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I want to do this, yet I can't. Here is my scenario and rational. I have an abstract class for test cases that has an abstract method called test(). The test() method is to be defined by the subclass; it is to be implemented with logic for a certain application, such as CRMAppTestCase extends CompanyTestCase. I don't want the test() method to be invoked directly, I want the super class to call the test() method while the sub class can call a method which calls this (and does other work too, such as setting a current date-time right before the test is executed for example). Example code:

public abstract class CompanyTestCase {
    //I wish this would compile, but it cannot be declared private
    private abstract void test();

    public TestCaseResult performTest() {
        //do some work which must be done and should be invoked whenever 
        //this method is called (it would be improper to expect the caller
        // to perform initialization)
       TestCaseResult result = new TestCaseResult();
       result.setBeginTime(new Date());
       long time = System.currentTimeMillis();
       test(); //invoke test logic
       result.setDuration(System.currentTimeMillis() - time);
       return result;

Then to extend this....

public class CRMAppTestCase extends CompanyTestCase {

    public void test() {
        //test logic here


Then to call it....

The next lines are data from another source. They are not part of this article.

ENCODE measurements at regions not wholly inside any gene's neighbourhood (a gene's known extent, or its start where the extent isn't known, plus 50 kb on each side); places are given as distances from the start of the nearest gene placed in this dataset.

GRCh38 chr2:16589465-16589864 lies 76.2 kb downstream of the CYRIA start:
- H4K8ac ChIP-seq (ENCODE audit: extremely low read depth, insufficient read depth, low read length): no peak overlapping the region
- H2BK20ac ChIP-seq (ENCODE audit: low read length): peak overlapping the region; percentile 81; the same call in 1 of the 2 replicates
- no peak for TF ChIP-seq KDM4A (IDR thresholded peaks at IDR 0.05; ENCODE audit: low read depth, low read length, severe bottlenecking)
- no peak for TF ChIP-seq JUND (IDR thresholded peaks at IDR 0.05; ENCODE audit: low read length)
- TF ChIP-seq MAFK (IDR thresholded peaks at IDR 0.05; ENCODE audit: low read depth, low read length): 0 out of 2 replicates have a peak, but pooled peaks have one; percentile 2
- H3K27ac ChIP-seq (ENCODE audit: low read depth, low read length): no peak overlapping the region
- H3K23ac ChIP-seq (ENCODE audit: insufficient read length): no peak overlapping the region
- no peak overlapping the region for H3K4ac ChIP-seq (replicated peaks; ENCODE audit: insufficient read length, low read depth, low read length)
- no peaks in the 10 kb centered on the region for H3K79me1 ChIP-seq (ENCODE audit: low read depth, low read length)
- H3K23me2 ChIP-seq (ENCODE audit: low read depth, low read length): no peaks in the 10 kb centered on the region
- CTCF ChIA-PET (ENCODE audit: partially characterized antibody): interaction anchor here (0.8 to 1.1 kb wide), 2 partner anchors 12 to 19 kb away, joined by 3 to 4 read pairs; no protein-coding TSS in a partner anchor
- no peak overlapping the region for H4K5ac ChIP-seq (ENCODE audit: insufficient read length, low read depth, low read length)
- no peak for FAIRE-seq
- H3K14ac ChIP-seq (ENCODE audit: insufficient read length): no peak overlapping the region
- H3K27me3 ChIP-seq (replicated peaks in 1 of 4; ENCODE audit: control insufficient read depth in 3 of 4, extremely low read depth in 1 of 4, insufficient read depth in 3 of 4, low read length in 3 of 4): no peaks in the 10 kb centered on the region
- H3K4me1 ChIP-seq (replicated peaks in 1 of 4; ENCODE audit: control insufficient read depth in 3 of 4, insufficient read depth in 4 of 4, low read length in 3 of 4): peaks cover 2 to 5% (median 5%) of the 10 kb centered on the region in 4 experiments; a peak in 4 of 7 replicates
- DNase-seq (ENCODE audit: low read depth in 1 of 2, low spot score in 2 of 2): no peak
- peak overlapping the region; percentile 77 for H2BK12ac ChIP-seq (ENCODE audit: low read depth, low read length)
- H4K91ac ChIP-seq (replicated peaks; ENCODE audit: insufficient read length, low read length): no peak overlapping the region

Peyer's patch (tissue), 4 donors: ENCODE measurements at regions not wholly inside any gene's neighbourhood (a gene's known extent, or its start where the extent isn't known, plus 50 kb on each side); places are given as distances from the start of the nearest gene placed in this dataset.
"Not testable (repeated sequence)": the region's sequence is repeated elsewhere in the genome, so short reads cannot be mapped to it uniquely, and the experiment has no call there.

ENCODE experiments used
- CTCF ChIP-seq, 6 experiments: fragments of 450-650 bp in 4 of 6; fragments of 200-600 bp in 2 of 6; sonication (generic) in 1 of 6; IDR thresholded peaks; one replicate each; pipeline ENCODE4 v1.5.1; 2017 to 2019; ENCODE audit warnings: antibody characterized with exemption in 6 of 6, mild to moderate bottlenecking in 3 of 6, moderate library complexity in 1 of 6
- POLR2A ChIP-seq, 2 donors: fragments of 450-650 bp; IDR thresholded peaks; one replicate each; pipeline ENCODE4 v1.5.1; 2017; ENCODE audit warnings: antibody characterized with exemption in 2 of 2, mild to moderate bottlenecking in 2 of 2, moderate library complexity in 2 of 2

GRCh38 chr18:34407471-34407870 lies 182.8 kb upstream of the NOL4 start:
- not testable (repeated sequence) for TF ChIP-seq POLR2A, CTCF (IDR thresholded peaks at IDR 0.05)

TestCaseResult result = new CRMAppTestCase().performTest();
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Just a side note, the date/time that the CRMAppTestCase is instantiated and the time that it is ran can be VERY different since they could be queued or put into a threadpool to be executed in the future. – Zombies May 20 '10 at 13:56
is there a reason why you are re-inventing JUnit? – matt b May 20 '10 at 14:27
its not reinventing considering that test() isn't a junit method. This really has to do with selenium, but that is off topic. – Zombies May 27 '10 at 18:10
up vote 40 down vote accepted

Private methods are not polymorphic (you cannot inherit them), so it makes no sense to make a private method abstract. Making a method abstract means you'd have to override and implement it in a subclass, but since you can't override private methods, you can't make them abstract either.

You should make it protected instead of private.

Private really means private to the class you've defined the method in; even subclasses don't see private methods.

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'private' means that the method can only be called by the class. It must therefore be defined on the class, and so can't be abstract. If you want to define the method elsewhere you will have to make it something other than private.

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I want to do this, yet I can't

Changing this will require rewriting the compiler, which isn't likely.

You realize why this can never work, right? A subclass can't override a private method, yet, it's abstract which says they must. Catch-22.

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You cannot have a private abstract method because subclasses can't see private members of a superclass. You need to make your test method protected.

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abstract means you'll want to define the method in a child class

private means the child classes won't see the method

How could it compile ?

If the method should end up public, declare it public abstract, that's all.

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You should declare your "test" method as "protected" to achieve your goal. But it still will be accessible from the package of the class.

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